Women in Sustainability series: Meet Kim Hurst

Kim Hurst works in Vodafone’s global procurement business. Based in Luxembourg, leads Vodafone’s Global Supply Chain Purpose Programme, with focus on cascading Vodafone’s Purpose into our global supplier base.

Vodafone Group evaluates suppliers on their commitments to diversity, inclusion and the environment when they tender for work, ensuring that Vodafone’s supply chain contributes towards Vodafone’s purpose to improve the lives of 1 billion people, while halving its environmental impact by 2025.

A supplier’s purpose criteria accounts for 20% of the evaluation for a ‘Request For Quotation’ (RFQ) to provide Vodafone with products or services.  Suppliers are assessed on their commitment and performance to diversity and inclusion, the environment and, where relevant, health and safety.

Here, Kim shares what she’s learned about sustainability from working on the Programme.

Sustainability isn’t just about reducing emissions

I have been working with my colleagues to develop a strategy that cascades Vodafone’s values down through our supply chain. We focus on the Planet and Inclusion for All Purpose Pillars, because that's where we have the biggest responsibility and scope for impact.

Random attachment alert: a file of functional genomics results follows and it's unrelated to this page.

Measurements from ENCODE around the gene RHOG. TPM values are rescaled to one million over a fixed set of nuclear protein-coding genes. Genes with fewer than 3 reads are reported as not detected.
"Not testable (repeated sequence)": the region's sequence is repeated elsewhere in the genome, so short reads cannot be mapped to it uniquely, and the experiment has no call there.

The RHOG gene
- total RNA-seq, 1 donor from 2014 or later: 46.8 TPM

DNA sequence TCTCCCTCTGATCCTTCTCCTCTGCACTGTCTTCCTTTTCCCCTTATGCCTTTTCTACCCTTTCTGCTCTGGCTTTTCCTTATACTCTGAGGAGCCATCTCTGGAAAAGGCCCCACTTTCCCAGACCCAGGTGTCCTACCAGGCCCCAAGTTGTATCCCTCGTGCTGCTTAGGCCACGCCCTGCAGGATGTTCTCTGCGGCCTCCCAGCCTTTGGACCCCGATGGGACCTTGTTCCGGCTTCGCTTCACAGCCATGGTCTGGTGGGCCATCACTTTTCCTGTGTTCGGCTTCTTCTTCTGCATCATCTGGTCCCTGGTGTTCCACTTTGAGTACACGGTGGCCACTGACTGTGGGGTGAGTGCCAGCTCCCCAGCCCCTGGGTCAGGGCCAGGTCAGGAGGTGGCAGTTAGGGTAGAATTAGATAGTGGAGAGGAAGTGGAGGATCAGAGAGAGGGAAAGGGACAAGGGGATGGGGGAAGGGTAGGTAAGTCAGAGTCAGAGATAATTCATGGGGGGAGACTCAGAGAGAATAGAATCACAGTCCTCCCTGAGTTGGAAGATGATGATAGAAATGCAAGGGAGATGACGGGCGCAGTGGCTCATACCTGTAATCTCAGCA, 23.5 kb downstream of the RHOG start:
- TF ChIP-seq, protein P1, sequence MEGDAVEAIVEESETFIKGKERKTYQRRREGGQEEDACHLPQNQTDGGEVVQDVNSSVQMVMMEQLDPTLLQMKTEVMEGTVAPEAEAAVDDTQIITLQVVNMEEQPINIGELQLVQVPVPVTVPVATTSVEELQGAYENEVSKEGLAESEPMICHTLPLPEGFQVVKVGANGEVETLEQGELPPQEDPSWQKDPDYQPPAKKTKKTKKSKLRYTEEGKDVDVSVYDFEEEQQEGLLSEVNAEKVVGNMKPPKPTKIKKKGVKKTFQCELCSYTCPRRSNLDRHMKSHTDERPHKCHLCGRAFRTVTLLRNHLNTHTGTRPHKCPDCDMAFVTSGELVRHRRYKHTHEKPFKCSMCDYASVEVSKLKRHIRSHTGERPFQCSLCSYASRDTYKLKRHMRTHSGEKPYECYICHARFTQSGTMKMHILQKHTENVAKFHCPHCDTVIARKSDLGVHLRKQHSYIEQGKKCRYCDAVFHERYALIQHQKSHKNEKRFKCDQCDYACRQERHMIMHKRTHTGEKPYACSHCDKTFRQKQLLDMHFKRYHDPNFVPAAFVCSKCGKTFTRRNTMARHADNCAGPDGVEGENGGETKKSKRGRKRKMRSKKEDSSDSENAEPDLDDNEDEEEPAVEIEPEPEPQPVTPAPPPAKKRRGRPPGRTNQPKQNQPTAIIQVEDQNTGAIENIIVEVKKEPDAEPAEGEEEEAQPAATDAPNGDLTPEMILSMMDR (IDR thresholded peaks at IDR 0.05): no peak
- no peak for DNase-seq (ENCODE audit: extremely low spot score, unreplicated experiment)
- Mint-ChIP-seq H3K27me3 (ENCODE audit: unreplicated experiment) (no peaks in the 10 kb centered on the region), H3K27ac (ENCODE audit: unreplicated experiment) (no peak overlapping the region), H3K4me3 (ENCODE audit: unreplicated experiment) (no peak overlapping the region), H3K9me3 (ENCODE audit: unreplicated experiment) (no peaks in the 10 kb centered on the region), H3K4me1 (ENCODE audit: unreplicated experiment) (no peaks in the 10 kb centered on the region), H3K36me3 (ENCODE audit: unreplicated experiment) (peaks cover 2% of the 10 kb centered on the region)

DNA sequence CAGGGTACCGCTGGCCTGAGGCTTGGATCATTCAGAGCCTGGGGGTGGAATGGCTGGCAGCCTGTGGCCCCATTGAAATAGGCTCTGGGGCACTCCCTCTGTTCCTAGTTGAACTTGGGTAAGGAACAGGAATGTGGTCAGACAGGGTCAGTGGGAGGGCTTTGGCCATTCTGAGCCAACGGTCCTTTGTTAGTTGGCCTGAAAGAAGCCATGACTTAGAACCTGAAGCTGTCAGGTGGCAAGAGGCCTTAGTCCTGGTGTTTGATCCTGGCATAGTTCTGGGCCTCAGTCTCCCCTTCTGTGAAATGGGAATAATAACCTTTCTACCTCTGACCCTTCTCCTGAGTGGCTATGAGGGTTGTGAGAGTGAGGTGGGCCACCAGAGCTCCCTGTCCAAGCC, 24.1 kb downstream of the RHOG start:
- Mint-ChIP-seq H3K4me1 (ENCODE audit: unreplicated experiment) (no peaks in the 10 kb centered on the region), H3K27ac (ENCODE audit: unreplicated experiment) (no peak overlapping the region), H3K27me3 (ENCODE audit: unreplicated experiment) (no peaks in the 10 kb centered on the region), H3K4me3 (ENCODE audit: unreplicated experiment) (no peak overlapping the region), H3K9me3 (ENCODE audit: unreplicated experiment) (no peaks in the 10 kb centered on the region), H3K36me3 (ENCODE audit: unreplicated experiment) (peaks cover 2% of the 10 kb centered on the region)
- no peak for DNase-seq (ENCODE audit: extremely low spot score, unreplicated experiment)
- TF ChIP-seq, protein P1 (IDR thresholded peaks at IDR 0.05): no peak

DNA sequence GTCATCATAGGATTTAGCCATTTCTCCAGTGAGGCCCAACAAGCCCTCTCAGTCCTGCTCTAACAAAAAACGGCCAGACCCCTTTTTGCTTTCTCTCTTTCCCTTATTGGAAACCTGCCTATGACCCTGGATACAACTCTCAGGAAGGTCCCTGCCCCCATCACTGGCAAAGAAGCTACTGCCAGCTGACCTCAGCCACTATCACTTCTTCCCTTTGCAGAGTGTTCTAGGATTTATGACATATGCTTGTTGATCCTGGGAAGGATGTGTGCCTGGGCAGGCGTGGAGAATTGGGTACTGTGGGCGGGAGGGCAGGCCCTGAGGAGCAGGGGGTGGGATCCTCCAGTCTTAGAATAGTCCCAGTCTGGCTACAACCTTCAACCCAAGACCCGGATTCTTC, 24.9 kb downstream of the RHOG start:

Almost 30% of Vodafone’s total carbon footprint comes from the goods and services we purchase through our supply chain. But we also need to think about the people involved. Our suppliers’ employees may not be on Vodafone’s payroll, but we still have a responsibility for making sure they work in an inclusive environment.

When you work in procurement, you sit in a privileged position, at the top of the supply chain. But we believe working closely with our partners is key, particularly at this stage, when a lot of sustainability initiatives are embryonic in scope.

This isn't just about Vodafone meeting its targets. It's about protecting our children’s future. If we don't act now, there will be serious damage. And for me, it's become a personal ambition, as much as a professional one.

We focus on rewarding progress, not penalising weaknesses

We’ve developed and implemented a transformational scoring matrix for all suppliers that tender for business with us. Traditionally, we would look at their commercial, technical and strategic performance. But we decided to build in a corporate social responsibility assessment, with a 20% weighting. We benchmark suppliers against each other, so we can identify room for improvement and work together with them to drive progress.

We have one-on-one sessions with some of our larger suppliers to discuss how we can collaborate on the net zero journey, measuring the impact of their products and services and creating efficiencies in their products. We ask all suppliers to set Science Based Targets to reduce their carbon footprint and to commit to using renewable energy.

We've focused on building capability by rewarding the progress that's being made, as opposed to enforcing certain behaviours through punitive measures, such as contract termination or financial penalties. We're not trying to penalise those who are not so far ahead; we’re trying to drive positive change.